For example, in a normal concrete mixture adapted to provide one cubic yardof concrete, from about 400-700 pounds of Portland cement, about 1,600-2,000 pounds of a course aggregate, a sufficient quantity of fine generally sand-like aggregate, and minor amounts of optional ingredients are mixed with water in an amount equal to about 40-70% by weight of the Portland cement. The enhanced fly ash fraction, separated in accordance with the invention, could therefore be substituted for as much as 350 pounds of Portland cement normally included within the concrete add mixture.
The enhanced fly ash may be used to form pelletized aggregate and will meetlightweight specification ASTM C-331, 330, and 332.
Such mixtures may, for example, comprise about 5-25% cement, 95-75% fly ash. Improvement in compressive strength is shown when low LOI fly ashes are used. Additionally, the lower LOI fly ash requires less water than thehigher LOI mixes. Water Demand and Compressive Strengths are as follows:
______________________________________Pelletized Aggregate______________________________________ Water Demand Water Demand Low LOI High LOICement 10%Fly Ash 90% 9-13% 13-18% (based on solids) (based on solids) Compressive Compressive Strength Strength Low LOI (1 day) High LOI (1 day)Cement 10%Fly Ash 90% 900-1800 psi 900-1100 psi______________________________________
The enhanced fly ash fraction can also be used in combination with other fly ashes, coal combustion bottom ash, coal combustion boiler slags, and the like to provide a backfill material of the type especially valuable for backfilling trenches for utility work on water lines, sewer lines, gaslines and buried electrical cable.
Backfill uses involve the use of fly ash in various stages of moisture to facilitate compaction. The higher the moisture content, the more difficultit is to reach optimum moisture and compacted density. This is thought to be true due to spacing between particles and certainly increased amounts of water would increase this distance. A finer grained material, such as fly ash, is easier to compact than all coarse grained material, but increased amounts of moisture would detract from this effort.
Carbon in fly ash is difficult to wet, and usually the higher the carbon content, the higher the water demand needed to achieve a given moisture. Thus, a fly ash lower in carbon would demonstrate a lower optimal moistureand would provide an enhanced material for the use of fly ash in structuralfill applications.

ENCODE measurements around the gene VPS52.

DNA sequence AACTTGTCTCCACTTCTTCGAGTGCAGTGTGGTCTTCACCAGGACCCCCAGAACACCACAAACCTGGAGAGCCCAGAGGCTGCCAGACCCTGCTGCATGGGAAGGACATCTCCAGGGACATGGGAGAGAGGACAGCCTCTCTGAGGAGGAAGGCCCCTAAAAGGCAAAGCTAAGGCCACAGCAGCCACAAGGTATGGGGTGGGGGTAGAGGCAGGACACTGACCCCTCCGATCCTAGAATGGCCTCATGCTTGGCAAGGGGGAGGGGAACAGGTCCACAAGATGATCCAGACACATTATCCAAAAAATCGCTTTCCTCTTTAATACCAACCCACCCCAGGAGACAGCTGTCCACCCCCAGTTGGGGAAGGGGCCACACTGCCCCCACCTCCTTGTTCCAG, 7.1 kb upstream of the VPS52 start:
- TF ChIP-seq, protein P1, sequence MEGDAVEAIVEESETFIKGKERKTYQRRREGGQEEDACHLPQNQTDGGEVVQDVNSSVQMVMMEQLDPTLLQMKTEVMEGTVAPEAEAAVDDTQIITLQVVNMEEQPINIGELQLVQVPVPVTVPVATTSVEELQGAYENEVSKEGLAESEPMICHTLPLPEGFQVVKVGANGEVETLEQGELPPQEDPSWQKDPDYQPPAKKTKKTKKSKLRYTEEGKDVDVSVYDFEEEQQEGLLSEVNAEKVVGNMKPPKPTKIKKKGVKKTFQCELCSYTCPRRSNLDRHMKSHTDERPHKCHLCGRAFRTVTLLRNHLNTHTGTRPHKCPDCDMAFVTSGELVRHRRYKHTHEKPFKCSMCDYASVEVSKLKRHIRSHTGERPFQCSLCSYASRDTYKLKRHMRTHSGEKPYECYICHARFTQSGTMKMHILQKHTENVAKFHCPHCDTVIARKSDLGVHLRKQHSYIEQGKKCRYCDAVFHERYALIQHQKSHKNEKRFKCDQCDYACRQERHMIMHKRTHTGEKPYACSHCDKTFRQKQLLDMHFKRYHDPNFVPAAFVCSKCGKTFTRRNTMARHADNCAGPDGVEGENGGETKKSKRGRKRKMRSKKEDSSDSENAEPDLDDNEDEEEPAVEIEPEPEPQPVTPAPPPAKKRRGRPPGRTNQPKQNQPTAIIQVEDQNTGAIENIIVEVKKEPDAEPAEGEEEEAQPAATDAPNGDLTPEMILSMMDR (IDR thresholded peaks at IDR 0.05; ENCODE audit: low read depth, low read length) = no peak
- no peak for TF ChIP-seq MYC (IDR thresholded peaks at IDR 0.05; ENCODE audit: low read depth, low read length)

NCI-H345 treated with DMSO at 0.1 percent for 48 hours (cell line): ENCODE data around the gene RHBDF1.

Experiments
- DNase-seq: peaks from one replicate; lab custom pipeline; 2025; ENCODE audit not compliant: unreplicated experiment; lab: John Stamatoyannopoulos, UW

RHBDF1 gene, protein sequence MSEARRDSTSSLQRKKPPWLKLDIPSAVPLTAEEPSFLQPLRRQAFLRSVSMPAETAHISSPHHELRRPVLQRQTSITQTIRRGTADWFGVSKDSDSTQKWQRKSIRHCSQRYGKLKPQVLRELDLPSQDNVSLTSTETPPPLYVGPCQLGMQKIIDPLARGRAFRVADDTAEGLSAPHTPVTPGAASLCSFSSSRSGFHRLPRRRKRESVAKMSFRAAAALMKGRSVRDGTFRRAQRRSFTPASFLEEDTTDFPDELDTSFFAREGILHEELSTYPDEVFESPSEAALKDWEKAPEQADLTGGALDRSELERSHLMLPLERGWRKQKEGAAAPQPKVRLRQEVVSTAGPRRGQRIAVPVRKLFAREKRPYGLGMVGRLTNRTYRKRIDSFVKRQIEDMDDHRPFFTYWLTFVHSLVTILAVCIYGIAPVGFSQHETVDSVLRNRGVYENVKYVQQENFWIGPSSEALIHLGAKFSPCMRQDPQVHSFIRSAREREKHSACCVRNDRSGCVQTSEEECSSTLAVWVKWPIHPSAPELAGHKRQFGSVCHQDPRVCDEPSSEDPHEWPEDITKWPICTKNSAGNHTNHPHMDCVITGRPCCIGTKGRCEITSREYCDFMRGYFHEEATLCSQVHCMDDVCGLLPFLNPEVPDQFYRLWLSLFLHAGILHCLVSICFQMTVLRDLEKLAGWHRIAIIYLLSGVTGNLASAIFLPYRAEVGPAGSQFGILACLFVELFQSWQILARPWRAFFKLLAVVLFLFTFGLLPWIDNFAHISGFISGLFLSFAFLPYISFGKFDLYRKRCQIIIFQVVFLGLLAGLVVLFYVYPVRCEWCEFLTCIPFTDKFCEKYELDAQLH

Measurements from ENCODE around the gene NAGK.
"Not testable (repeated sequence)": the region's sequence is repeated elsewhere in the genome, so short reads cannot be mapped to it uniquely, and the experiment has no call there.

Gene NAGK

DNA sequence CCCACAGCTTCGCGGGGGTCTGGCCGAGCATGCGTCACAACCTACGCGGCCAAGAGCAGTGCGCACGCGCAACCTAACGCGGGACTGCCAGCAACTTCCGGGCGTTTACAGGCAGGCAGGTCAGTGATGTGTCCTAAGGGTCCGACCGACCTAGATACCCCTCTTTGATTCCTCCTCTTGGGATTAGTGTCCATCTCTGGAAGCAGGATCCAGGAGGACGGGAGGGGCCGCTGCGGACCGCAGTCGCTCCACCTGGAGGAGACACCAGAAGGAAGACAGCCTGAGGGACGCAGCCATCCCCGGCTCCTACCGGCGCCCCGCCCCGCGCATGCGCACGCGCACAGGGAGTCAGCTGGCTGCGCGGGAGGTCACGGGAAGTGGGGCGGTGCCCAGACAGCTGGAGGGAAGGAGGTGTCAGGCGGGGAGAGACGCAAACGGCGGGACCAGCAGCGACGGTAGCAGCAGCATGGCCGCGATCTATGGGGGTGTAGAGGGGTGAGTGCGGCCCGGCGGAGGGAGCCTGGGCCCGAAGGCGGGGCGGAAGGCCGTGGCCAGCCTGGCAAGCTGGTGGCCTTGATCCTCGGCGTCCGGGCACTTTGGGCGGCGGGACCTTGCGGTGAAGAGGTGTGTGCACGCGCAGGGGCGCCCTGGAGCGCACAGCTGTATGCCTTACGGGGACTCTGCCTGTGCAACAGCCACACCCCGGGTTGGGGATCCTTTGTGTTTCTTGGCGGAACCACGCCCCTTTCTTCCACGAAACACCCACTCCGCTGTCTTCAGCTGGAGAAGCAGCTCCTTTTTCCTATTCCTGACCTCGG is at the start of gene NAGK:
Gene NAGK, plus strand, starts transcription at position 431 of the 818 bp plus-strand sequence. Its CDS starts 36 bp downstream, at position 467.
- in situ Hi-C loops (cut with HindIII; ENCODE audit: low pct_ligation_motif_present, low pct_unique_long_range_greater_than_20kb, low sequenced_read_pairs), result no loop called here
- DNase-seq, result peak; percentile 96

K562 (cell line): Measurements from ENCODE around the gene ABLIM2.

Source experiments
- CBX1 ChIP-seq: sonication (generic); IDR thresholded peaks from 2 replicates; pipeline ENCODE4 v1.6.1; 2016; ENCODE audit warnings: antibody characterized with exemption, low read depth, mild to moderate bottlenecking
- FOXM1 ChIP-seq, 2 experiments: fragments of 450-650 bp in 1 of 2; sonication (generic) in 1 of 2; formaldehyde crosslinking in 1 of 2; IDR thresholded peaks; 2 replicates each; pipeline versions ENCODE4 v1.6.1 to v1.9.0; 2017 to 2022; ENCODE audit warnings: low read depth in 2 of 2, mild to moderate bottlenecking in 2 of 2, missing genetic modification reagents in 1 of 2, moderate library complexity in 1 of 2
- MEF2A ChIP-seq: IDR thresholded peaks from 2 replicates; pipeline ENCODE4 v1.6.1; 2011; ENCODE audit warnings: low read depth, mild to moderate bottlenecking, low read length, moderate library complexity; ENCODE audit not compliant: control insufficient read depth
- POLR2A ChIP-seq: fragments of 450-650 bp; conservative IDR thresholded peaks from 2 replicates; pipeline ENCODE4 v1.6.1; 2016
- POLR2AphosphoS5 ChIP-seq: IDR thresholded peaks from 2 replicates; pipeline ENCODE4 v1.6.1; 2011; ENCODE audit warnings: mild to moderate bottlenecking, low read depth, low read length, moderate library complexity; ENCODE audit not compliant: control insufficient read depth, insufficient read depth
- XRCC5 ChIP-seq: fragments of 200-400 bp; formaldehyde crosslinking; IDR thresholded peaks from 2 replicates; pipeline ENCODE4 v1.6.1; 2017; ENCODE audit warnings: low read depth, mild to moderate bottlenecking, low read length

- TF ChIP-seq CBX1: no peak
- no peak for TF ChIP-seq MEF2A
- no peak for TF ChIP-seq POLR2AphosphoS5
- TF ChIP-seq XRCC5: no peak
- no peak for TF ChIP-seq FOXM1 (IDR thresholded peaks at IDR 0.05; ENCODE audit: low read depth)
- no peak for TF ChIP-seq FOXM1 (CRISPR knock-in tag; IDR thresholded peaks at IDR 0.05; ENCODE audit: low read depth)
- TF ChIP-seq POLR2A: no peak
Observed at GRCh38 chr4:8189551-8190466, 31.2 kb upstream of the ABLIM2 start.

Additionally, the enhanced fly ash fraction may be used in soil stabilization mixes in conjunction with any one of a host of cementitious binders including Portland cement, lime, lime kiln dust, and cement kiln dust. Cement and fly ash react together to improve compressive strength offly ash or fly ash/soil mixtures. Higher water demand reduces strength gain. The requirement for cement is usually 1-6% fly ash, depending on ashor soil. High carbon ash would be on the high end.
Lime/line kiln dust/cement kiln dust would require 4-12% fly ash as a binder which is much slower in gaining strength. The lime must react with a given fly ash to form a cementitious material where the cement is cementitious in its own right. High carbon fly ash has a lower pozzolanic activity and a higher water demand than low carbon fly ash. Accordingly, high carbon fly ash requires more lime in order to obtain a required compressive strength.
It is also apparent that removal of substantial amounts of the carbon component of such high carbon fly ash admixtures also improves the resultsof the 325 mesh fineness of a given fly ash treated in accordance with the invention which facilitates meeting the specification requirements for fineness given in ASTM C-618.
It should be mentioned that removal of carbon from fly ash and subsequent improvement in the fineness of the enhanced fly ash will contribute to improved density of resulting concrete products made therewith. The subsequently made concrete will be less susceptible to penetration by water with less bleeding in the fresh concrete. This will increase resistance of the concrete to penetration by water and chemical bearing waters and improve resistance of the concrete to sulfate attack.
Preliminary studies reveal that carbon content reduction of from 10-80 wt. % is possible in accordance with the inventive methods and apparatus herein described.
Although the invention has been described primarily with regard to fly ash and separation of the fly ash into a high carbon content fraction and an enhanced fly ash fraction, it can be used to separate almost any particulate matter into a light fraction and heavier or enhanced fraction.In this regard, wood ash is specifically mentioned as one class of particulate matter that can be separated in accordance with the invention.
In accordance with the above, particular embodiments of the inventions havebeen described for purposes of example and illustration. It will be evidentto those skilled in the art that numerous variations of the details may be made without departing from the invention as defined in the appended claims. For example, instead of the slightly convex, inclined surface shown in FIG. 2, a descending spiral or screw shaped incline can also be envisioned.